March 5th, 2021
Home | Log in!

On Top Shelf
Sandra BrownSandra Brown
Fresh Pick
THE RESTORATION OF CELIA FAIRCHILD
THE RESTORATION OF CELIA FAIRCHILD

New Books This Week

Latest Articles


Grab your best read in March!

Slideshow image


Since your web browser does not support JavaScript, here is a non-JavaScript version of the image slideshow:

slideshow image
A gift from the gods…
Can unleash hell…
in a thrilling Night Rebel novel


slideshow image
They’re hunting a killer so silent, so invisible, that his unspeakable crimes are the only proof he exists.


slideshow image
Second-chance romance about love, loss, finding yourself, and getting lost in the right person.


slideshow image
Wise and witty novel about a fired advice columnist who discovers lost and found family members in Charleston


slideshow image
Paranormal Women's Fantasy
KindleUnlimited


slideshow image
Every bloody thread has been leading to this . . .


slideshow image
Can an awkward bluestocking transform into a beauty?


Dress Codes
Richard Thompson Ford

Simon & Schuster
February 2021
On Sale: February 9, 2021
464 pages
ISBN: 1501180061
EAN: 9781501180064
Kindle: B08BZWPLYY
Hardcover / e-Book
Add to Wish List

Historical

A revelatory exploration of fashion through the ages that asks what our clothing reveals about ourselves and our society.

Dress codes are as old as clothing itself. For centuries, clothing has been a wearable status symbol; fashion, a weapon in struggles for social change; and dress codes, a way to maintain political control. Merchants who dressed like princes and butchers’ wives wearing gem-encrusted crowns were public enemies in medieval societies structured by social hierarchy and defined by spectacle. In Tudor England, silk, velvet, and fur were reserved for the nobility and ballooning pants called “trunk hose” could be considered a menace to good order. The Renaissance era Florentine patriarch Cosimo de Medici captured the power of fashion and dress codes when he remarked, “One can make a gentleman from two yards of red cloth.” Dress codes evolved along with the social and political ideals of the day, but they always reflected struggles for power and status. In the 1700s, South Carolina’s “Negro Act” made it illegal for Black people to dress “above their condition.” In the 1920s, the bobbed hair and form-fitting dresses worn by free-spirited flappers were banned in workplaces throughout the United States and in the 1940s the baggy zoot suits favored by Black and Latino men caused riots in cities from coast to coast.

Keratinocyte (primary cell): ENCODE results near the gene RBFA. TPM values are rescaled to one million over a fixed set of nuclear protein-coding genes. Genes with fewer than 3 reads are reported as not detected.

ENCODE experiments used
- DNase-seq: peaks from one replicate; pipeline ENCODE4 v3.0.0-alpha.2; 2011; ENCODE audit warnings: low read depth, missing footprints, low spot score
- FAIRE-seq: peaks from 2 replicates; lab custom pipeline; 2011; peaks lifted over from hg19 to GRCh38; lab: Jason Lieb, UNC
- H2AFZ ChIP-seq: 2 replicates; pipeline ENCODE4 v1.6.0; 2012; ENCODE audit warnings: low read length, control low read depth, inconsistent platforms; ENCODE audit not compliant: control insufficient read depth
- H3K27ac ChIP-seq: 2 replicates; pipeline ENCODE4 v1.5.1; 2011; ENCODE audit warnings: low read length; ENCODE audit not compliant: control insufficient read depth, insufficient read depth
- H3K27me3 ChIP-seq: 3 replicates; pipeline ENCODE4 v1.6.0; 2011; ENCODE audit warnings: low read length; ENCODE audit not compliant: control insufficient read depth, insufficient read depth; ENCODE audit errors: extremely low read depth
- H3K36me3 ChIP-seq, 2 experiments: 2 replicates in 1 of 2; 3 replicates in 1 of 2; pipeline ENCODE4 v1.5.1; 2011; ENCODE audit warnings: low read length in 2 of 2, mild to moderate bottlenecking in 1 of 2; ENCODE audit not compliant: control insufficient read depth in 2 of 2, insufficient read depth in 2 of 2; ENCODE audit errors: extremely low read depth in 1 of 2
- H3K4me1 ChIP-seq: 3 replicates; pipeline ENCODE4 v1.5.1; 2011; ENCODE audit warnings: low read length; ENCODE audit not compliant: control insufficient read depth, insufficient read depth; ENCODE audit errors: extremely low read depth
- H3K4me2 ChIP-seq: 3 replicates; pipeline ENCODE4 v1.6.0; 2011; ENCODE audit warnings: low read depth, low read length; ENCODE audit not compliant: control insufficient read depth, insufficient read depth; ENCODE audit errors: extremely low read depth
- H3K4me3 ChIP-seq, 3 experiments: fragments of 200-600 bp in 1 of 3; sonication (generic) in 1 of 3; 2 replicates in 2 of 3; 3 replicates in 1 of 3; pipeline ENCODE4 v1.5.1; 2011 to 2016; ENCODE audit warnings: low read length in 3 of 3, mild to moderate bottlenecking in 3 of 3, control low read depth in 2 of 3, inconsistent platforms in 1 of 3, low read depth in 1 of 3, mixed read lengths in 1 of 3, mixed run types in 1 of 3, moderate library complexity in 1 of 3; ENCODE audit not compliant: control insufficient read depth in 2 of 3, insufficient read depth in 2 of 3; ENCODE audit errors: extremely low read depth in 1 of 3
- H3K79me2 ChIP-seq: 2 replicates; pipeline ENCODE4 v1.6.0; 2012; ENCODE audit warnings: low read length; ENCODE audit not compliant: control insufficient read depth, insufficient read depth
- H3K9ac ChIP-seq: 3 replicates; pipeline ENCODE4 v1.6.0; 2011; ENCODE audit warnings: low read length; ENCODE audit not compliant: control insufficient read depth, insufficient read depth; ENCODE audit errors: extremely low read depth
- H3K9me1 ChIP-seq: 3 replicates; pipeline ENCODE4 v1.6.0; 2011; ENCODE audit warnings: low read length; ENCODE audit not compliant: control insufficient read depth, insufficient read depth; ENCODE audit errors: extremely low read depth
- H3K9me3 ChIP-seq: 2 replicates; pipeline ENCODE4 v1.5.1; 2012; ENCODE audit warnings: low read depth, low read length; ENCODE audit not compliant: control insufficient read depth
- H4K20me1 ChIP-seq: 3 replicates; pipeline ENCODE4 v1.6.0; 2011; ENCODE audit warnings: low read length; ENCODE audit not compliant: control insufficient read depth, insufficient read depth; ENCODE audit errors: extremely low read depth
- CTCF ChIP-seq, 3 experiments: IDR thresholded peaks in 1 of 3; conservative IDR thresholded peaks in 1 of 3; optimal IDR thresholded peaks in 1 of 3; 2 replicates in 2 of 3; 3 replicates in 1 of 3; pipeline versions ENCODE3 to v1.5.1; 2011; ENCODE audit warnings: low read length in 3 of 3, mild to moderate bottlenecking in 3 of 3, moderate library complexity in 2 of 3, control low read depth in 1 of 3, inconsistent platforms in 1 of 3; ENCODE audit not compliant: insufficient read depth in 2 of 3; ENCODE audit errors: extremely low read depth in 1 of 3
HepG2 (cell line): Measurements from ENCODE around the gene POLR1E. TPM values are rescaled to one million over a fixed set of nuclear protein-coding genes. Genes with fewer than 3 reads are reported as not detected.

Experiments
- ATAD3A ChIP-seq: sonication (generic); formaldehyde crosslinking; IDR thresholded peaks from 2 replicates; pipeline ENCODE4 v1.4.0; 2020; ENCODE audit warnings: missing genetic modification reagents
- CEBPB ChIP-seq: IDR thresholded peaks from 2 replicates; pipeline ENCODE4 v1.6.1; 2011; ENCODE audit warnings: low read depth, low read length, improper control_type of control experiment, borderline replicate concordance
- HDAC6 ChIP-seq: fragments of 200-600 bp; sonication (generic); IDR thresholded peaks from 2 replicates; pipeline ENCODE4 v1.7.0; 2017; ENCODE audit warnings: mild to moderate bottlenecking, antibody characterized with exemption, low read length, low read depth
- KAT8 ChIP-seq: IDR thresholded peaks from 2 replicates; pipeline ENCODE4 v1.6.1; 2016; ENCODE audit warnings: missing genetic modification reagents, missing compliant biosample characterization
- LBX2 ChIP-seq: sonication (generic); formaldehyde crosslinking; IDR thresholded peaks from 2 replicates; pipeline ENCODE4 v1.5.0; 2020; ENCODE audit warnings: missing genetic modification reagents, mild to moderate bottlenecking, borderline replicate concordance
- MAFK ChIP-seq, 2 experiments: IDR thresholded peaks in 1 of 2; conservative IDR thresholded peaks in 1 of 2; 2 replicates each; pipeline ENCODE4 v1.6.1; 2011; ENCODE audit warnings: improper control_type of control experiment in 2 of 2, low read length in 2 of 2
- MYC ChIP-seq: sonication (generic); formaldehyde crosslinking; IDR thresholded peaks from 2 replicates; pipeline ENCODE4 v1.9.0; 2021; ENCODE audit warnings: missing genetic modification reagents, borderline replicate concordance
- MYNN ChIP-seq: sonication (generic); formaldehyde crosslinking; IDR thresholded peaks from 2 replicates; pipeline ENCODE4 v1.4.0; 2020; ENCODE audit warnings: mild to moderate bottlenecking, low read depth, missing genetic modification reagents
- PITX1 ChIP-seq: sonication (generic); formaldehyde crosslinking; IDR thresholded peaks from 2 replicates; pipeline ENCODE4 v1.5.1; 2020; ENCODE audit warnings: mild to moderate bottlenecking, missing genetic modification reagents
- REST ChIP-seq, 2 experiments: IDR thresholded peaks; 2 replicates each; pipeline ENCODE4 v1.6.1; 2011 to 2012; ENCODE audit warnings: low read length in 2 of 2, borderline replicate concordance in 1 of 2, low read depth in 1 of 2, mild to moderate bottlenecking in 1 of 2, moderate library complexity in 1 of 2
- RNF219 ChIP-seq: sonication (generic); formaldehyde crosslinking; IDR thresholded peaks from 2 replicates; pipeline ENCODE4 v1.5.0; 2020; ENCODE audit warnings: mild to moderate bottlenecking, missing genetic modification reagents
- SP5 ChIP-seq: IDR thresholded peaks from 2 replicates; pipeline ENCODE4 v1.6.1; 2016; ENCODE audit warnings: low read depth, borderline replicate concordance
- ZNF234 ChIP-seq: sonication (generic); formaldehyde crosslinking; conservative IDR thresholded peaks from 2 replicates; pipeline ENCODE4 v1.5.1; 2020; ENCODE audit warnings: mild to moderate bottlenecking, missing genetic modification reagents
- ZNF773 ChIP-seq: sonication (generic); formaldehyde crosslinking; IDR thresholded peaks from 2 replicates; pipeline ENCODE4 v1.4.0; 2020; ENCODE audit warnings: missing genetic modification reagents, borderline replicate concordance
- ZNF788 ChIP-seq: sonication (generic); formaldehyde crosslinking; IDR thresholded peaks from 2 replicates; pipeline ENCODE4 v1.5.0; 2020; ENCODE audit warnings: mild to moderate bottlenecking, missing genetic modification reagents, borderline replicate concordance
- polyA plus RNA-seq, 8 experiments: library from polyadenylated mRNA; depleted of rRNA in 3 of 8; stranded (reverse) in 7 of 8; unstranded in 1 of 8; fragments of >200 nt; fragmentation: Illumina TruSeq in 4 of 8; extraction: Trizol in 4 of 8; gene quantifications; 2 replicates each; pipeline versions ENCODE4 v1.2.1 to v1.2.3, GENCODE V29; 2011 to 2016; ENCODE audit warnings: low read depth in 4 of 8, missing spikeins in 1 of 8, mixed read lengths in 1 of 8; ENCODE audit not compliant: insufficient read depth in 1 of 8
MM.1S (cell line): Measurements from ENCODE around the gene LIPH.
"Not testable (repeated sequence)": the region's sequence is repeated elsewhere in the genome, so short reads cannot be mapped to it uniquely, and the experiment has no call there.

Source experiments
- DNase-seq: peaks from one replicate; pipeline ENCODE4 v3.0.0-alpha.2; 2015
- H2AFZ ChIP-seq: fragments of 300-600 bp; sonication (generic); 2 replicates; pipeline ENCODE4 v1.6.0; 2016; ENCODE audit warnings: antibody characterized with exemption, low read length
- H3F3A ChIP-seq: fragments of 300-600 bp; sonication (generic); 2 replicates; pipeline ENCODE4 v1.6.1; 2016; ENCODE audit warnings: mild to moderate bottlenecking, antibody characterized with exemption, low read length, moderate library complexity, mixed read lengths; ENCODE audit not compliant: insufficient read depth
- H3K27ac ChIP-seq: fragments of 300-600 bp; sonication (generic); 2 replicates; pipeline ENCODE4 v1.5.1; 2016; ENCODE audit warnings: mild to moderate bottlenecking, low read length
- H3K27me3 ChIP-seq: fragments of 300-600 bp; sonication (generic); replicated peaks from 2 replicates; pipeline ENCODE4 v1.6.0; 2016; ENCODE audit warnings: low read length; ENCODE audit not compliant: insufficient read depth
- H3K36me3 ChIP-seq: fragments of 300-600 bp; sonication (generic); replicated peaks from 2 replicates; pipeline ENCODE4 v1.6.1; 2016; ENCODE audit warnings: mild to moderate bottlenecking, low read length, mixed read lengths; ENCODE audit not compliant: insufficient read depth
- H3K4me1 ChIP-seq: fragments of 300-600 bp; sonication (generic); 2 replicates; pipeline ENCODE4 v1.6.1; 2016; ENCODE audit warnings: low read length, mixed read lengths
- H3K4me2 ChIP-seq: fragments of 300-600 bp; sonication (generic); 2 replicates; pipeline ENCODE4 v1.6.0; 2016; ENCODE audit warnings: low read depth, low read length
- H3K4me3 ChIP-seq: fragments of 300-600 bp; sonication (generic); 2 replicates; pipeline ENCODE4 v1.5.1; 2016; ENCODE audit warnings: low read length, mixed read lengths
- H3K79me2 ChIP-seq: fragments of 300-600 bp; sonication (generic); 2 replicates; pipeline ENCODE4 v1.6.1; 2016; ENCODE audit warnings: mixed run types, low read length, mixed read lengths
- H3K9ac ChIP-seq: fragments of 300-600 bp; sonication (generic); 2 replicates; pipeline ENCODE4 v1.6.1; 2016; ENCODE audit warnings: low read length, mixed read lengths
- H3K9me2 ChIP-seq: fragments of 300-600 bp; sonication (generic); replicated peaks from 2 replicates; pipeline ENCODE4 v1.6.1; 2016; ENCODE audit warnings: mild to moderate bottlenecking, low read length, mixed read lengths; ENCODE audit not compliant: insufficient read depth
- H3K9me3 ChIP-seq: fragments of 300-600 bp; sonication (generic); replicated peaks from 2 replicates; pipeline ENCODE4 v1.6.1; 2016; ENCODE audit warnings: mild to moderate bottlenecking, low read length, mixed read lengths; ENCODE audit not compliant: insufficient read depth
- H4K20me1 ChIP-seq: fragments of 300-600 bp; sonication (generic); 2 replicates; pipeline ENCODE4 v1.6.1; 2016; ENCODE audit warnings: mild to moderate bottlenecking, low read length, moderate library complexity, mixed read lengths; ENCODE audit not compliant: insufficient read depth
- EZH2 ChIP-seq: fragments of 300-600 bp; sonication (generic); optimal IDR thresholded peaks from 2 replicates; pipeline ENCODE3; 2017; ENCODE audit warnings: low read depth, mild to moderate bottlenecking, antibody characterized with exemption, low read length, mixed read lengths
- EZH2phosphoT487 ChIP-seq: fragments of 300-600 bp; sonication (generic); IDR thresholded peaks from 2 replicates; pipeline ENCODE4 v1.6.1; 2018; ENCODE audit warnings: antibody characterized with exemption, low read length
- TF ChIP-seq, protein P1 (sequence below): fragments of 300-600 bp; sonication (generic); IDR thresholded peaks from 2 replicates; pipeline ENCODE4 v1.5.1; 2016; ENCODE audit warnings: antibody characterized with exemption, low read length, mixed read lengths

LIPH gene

Even in today’s more informal world, dress codes still determine what we wear, when we wear it—and what our clothing means. People lose their jobs for wearing braided hair, long fingernails, large earrings, beards, and tattoos or refusing to wear a suit and tie or make-up and high heels. In some cities, wearing sagging pants is a crime. And even when there are no written rules, implicit dress codes still influence opportunities and social mobility. Silicon Valley CEOs wear t-shirts and flip flops, setting the tone for an entire industry: women wearing fashionable dresses or high heels face ridicule in the tech world and some venture capitalists refuse to invest in any company run by someone wearing a suit.

In Dress Codes, law professor and cultural critic Richard Thompson Ford presents an insightful and entertaining history of the laws of fashion from the middle ages to the present day, a walk down history’s red carpet to uncover and examine the canons, mores, and customs of clothing—rules that we often take for granted. After reading Dress Codes, you’ll never think of fashion as superficial again—and getting dressed will never be the same.

Comments

No comments posted.

Registered users may leave comments.
Log in or register now!

© 2003-2021 off-the-edge.net  all rights reserved Privacy Policy